Using the MVVM pattern on web applications – Part III

We are at the finale of this three part series. In part I we discussed the MVVM design pattern, in part II we looked at the overall architecture and how the server side fits into the picture. In this article we are going to look at the client side of this and close with some final thoughts.

The best place to start with the client is the HTML – so here’s the part of the HTML that’s interesting:


<tbody data-bind="foreach: Node">
    <tr>
        <td data-bind="text: Name"></td>
        <td style="text-align:right;font-weight:bold;" data-bind="text: Memory"></td>
    </tr>
</tbody>

Notice that we are able to use a “data binding” like syntax similar to what we have seen in XAML using Knockout. Basically we are binding a list of “node” elements as a row, and for-each row we want to bind the Name and Memory properties. What’s really great about this is that the names of the properties came directly from the server model. But how do we light this up? Meaning, how do we attach this page to the server side ViewModel? We do that using:


$(document).ready(function () {
    new dataContext("Service.ViewModels.TaskViewModel");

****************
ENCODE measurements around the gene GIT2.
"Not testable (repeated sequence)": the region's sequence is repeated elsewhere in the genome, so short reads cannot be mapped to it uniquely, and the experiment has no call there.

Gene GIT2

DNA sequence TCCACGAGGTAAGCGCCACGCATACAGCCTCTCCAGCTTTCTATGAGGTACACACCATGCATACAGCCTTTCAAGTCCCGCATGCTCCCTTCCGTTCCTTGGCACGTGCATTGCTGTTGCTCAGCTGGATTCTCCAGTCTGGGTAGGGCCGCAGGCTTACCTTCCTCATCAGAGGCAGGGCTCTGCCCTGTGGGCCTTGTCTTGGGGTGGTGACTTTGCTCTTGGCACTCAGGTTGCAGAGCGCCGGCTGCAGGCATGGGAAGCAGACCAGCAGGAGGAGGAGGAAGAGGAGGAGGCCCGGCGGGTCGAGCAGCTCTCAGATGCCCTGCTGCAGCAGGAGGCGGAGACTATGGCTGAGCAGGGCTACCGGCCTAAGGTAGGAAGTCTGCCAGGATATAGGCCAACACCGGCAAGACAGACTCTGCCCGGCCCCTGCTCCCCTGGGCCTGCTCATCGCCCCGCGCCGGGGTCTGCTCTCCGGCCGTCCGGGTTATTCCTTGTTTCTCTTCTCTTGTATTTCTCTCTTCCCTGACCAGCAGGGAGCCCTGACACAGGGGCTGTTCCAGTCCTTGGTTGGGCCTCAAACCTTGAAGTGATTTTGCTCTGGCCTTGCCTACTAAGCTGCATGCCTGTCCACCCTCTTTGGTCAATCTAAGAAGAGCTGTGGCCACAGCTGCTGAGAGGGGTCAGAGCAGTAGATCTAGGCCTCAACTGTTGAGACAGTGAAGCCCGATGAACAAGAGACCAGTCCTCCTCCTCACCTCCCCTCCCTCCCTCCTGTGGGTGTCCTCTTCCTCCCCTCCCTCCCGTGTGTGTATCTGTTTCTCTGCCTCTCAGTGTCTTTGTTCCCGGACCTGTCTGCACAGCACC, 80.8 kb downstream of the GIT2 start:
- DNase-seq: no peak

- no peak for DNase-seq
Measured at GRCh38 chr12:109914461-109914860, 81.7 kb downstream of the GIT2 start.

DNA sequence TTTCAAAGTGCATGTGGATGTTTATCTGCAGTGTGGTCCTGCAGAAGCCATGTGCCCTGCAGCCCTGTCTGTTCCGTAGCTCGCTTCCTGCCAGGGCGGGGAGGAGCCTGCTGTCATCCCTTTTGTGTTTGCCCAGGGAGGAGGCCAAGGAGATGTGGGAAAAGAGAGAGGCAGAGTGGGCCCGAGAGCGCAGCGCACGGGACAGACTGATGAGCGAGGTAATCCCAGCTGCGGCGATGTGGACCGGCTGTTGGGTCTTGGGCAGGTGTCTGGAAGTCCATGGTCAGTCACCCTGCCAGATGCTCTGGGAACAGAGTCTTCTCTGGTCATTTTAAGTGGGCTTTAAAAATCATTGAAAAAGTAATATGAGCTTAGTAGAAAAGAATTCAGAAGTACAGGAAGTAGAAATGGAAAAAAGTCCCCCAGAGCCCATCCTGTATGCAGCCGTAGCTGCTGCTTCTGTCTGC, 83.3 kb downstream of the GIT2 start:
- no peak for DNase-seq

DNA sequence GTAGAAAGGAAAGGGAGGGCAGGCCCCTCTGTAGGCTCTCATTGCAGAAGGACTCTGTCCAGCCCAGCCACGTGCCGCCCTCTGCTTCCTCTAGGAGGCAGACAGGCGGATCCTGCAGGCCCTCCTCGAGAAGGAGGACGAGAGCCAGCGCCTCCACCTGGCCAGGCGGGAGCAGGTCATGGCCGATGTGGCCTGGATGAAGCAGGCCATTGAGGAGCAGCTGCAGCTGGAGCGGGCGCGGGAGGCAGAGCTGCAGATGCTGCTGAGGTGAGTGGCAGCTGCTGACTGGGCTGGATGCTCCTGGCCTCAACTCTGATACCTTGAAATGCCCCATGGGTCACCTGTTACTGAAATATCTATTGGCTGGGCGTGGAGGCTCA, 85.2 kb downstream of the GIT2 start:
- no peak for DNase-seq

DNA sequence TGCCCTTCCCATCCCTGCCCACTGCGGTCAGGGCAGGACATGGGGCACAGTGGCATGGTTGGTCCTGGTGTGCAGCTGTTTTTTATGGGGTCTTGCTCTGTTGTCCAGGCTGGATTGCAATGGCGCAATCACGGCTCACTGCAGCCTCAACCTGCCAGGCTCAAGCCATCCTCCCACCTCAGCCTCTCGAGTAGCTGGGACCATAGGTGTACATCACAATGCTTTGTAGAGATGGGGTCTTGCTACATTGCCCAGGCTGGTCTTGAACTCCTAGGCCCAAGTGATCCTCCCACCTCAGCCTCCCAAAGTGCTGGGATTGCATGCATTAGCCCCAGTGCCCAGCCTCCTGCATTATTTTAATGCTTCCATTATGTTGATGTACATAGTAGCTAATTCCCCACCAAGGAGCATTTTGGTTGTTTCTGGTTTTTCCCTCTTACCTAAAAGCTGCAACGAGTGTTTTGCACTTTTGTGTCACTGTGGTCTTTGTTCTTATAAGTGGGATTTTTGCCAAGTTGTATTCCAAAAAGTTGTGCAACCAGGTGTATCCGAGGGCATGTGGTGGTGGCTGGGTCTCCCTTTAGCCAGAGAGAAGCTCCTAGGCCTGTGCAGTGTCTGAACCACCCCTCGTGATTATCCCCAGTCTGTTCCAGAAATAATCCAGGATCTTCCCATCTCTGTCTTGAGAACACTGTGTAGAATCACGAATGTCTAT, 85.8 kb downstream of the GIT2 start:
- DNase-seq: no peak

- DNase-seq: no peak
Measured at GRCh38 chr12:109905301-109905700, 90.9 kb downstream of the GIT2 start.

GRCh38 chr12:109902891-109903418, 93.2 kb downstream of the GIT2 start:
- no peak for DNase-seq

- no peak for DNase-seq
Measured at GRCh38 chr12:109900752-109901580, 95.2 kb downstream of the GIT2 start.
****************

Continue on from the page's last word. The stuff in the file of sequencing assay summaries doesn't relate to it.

});

Recall in part II, we exposed a MVC Web API to create the ViewModel – which accepted the name of the ViewModel we wanted to create. So in JavaScript we created a dataContext object that talks to this API endpoint and hooks the websocket communication. That’s all. Let’s take a look at that too now:


var dataContext = function (vm) {
    var self = this;
    var init = false;
       
    $.getJSON("/Service/Api/Attach/" + vm, function () {
        connectSocketServer(function (e) {
            self.update(e.data);
        })
    });

    this.update = function (d) {
        if (!init) {
            ko.mapping.fromJSON(d, {}, self);
            ko.applyBindings(self);
            init = true;
        }
        ko.mapping.fromJSON(d, {}, self);
    }
};

There you have it. Notice the getJSON call to have the server create the ViewModel for us, once that happens we use the websocket to communicate to the client and Knockout to apply the Binding.

I hope you enjoyed this series and learned a few things. You can download the full working source code – you’re welcome to modify this and use it as you see fit. One thing I do want to mention though – this was written pre .NET 4.5, when Websocket was not part of the .NET BCL – so this source code uses SuperWebsocket. However, now that there is native support for Websocket the code should be refactored.

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